• As healthcare’s operating system, par8o wants to layer itself onto as many aspects of care as possible. Doing so will allow us to bring efficiency to all parts of the industry
    • Finally, pathways in healthcare are manifold. From taking a patient through the right care pathway, to following a pathway created by an insurance company for specialty pharma, to finding eligible patients for clinical trials, the foundation par8o builds with care pathways will have many implications for driving efficiencies in other aspects of healthcare
  5. How are EMRs involved in this initiative?
    • par8o integrates with all EMRs via the Direct protocol developed by HHS Office of the National Coordinator (ONC). SCAMPs can be initiated out of an EMR using a direct message – the direct message will trigger a draft SCAMP to be created in par8o and will notify the provider that they must complete the SCAMP
    • Therefore, so long as the EMR supports Direct messaging, par8o can use that functionality to integrate
  6. What impact will this partnership have for patients?
    • Patients will benefit because par8o’s technology will address two key pain points currently in the SCAMP process. The first is unwieldy data entry – par8o will enable providers to complete SCAMPs from their mobile phone. Using decision support, the forms will seem less onerous
    • Additionally, by leveraging form versioning technology, par8o will enable faster iterations on SCAMPs. Faster iterations means the data gathered during SCAMP collection can be leveraged sooner, resulting in enhanced care for affected patient populations
  7. This is clearly a first step. How do you see development rolling out over the next few years?
    • Over the next few years, par8o has a big vision. To start, our aim is to successfully launch a pilot program at a single institution. We hope to ease data entry issues and therefore increase adoption. Additionally, we hope to see faster iterations between SCAMP versions
    • In the future, in addition to expanding to more member institutions, we would like to see a social element brought to SCAMPs where providers are able to participate in chat forums and share the latest literature concerning that area of care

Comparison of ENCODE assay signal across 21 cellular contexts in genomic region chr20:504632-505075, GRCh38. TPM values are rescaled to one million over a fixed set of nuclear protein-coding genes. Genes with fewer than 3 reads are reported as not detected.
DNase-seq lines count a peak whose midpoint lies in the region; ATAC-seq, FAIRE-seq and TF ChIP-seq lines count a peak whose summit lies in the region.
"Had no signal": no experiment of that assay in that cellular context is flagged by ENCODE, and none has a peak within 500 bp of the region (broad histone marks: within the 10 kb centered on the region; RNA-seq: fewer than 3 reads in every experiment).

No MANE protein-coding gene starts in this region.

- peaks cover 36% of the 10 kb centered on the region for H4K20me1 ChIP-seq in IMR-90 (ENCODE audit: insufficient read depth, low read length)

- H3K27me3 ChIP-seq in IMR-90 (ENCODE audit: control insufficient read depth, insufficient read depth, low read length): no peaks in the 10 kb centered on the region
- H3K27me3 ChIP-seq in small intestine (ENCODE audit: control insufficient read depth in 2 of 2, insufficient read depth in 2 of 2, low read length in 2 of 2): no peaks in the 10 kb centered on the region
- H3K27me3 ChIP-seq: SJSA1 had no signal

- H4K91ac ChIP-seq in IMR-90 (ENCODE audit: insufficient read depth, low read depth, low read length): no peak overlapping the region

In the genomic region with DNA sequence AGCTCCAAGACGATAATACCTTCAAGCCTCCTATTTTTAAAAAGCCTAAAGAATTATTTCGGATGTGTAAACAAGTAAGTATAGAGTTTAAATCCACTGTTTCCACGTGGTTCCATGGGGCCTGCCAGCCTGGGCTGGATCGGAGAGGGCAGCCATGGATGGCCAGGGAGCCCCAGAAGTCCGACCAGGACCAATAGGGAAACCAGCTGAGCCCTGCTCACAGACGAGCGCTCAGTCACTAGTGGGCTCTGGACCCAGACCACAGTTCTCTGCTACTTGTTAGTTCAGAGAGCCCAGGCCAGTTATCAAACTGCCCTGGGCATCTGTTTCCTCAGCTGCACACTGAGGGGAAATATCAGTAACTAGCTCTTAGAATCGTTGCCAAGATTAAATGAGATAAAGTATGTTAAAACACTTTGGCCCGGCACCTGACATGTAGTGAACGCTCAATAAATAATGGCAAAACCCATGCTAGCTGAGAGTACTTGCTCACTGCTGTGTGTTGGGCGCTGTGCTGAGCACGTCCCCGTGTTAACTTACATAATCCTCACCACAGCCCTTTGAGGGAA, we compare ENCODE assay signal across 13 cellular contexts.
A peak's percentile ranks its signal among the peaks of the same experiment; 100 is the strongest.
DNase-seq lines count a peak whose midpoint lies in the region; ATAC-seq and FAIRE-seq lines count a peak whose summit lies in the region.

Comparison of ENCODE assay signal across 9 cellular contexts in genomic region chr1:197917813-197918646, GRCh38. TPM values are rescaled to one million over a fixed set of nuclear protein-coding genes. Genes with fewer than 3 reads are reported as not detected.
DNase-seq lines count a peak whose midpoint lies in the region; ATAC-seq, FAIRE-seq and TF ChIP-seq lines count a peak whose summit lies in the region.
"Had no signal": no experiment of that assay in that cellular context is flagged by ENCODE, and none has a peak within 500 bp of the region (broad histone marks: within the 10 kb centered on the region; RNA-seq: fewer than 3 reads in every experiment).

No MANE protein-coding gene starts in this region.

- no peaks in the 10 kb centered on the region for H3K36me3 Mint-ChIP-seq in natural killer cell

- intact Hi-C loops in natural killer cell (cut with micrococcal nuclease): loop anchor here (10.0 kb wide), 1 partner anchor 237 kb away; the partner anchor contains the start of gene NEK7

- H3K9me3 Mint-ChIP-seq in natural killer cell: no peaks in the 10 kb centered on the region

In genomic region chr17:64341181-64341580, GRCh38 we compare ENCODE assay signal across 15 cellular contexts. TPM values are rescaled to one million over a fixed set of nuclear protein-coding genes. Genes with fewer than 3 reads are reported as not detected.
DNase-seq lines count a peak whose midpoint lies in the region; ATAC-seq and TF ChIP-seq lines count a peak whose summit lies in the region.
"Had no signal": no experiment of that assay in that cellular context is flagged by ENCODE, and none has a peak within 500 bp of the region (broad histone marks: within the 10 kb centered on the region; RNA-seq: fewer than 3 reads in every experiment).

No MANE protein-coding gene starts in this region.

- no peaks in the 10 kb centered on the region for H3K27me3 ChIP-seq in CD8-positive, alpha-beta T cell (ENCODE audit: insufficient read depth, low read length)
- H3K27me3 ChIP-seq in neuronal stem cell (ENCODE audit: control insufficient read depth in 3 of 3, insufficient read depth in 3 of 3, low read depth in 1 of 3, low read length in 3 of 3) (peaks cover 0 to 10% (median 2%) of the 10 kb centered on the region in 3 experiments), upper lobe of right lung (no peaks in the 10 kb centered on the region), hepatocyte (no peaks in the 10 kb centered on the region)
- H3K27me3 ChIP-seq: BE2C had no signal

• par8o also plans to build a SCAMPs “Editor”, which would enable the IRCDA team to build and version their own SCAMPs, greatly increasing the iteration process

By healthcare business consultant David E. Williams, president of Health Business Group.

Checking the symptom checkers

I have a small problem

I have a small problem

Online “symptom checkers have deficits in both diagnosis and triage, and their triage advice is generally risk averse,” according to a new study in BMJ by Harvard researchers. Some of the press coverage of the study has been pretty critical of the symptom checkers, but the study itself is quite balanced.

Symptom checkers are a lot better than “Google Diagnosing” (typing a list of symptoms into Google and seeing what comes up). They’re very similar to nurse triage lines used by health plans, which is no great surprise considering that many of the triage lines use the same logic that drives the symptom checkers. They’re inferior to a primary care physician, but of course physicians aren’t infallible either.

People use symptom checkers to self-diagnose and to figure out if they need to go the emergency department, doctor’s office or can treat at home. Not surprisingly, the symptom checkers err on the side of suggesting patients seek care. No producer of these tools wants to get sued for recommending self-care to someone who should have called an ambulance. But in this regard symptom checkers are similar to nurse triage lines and also –at least in my experience– to physicians who are covering call. Too often they suggest a trip to the ED.

There’s an opportunity to reframe the next generation of symptom checkers as tools for navigating the medical system. That means not just suggesting a diagnosis and level of care, but pointing to an appropriate specialty, facility, or individual clinician to follow up with. This could be especially useful for patients in areas with fewer specialists and sub-specialists, and those with rare or hard to diagnose conditions. Primary care physicians could use such a tool as well to help direct referrals.

Image courtesy of David Castillo Dominici at FreeDigitalPhotos.net

By healthcare business consultant David E. Williams, president of Health Business Group.